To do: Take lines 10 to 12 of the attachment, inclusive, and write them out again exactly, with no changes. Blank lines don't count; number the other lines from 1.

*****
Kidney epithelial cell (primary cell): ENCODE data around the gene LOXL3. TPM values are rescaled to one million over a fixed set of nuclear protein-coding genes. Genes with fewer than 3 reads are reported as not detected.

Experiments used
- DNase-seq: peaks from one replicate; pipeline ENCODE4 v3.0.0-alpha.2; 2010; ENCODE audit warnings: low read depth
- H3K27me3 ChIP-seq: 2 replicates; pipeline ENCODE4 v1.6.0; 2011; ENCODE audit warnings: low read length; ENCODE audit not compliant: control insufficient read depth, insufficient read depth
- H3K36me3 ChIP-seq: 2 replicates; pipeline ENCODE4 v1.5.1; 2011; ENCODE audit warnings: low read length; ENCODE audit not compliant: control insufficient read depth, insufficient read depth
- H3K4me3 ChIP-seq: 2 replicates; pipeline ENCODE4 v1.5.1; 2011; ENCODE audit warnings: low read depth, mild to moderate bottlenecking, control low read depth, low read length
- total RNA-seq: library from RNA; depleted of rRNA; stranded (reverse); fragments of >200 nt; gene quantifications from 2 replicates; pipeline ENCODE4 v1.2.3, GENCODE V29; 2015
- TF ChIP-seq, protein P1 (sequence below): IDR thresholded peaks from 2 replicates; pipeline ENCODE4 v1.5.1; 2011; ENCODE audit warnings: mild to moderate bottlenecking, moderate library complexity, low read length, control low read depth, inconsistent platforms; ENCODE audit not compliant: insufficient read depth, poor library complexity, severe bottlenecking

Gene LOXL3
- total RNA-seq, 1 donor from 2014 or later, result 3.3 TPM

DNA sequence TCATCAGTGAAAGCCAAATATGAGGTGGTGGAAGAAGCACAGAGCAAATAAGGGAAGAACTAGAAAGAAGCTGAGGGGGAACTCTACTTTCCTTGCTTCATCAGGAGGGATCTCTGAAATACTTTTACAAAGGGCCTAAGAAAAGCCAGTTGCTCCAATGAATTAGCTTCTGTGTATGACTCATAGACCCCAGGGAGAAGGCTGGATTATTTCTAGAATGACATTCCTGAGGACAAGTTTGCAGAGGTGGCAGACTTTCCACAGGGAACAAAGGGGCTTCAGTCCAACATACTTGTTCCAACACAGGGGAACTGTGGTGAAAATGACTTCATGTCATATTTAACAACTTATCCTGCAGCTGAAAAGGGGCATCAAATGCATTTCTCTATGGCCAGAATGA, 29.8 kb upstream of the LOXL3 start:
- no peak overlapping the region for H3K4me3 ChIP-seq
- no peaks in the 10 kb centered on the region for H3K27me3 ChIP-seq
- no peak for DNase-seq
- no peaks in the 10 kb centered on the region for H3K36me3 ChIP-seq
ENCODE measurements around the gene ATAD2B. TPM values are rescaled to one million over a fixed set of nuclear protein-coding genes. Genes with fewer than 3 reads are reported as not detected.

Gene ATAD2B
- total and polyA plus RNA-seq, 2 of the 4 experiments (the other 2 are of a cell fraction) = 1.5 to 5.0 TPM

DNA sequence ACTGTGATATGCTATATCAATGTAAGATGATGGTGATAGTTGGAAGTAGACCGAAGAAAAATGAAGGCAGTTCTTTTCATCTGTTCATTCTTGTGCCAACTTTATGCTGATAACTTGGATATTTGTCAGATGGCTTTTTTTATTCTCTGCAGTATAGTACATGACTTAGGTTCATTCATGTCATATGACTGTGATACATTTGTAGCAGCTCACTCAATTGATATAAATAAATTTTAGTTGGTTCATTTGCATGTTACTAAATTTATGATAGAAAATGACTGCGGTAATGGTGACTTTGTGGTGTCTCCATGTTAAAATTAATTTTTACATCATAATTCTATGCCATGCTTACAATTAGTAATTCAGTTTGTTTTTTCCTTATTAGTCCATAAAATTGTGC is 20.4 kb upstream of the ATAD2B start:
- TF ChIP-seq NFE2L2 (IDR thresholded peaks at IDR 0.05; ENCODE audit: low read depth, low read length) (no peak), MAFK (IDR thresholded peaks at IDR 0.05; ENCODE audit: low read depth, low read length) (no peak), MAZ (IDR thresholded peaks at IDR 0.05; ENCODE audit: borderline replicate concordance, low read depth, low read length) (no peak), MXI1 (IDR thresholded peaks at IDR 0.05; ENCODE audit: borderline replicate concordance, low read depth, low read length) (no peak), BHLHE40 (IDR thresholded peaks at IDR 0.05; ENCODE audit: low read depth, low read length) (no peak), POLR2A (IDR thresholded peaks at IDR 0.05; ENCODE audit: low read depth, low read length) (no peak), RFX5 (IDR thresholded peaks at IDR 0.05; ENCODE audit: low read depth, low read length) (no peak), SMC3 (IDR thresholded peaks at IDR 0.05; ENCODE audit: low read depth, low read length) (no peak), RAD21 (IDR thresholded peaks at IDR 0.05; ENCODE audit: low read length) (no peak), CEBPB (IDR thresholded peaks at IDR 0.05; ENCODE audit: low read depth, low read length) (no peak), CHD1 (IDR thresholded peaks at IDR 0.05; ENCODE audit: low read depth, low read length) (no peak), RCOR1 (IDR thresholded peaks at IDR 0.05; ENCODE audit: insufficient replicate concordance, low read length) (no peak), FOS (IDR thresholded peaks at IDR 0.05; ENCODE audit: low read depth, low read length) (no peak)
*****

- total RNA-seq, 1 donor from 2014 or later, result 3.3 TPM

DNA sequence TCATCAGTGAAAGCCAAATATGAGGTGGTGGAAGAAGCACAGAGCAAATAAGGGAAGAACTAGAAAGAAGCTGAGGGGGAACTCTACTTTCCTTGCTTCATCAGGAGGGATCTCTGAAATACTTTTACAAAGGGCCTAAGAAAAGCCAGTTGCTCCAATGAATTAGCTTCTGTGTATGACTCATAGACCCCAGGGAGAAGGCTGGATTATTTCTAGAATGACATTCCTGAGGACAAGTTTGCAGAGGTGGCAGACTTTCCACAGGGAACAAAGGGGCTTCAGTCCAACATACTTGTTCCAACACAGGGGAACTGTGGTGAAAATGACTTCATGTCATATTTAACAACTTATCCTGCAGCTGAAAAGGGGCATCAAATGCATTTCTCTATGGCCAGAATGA, 29.8 kb upstream of the LOXL3 start:
- no peak overlapping the region for H3K4me3 ChIP-seq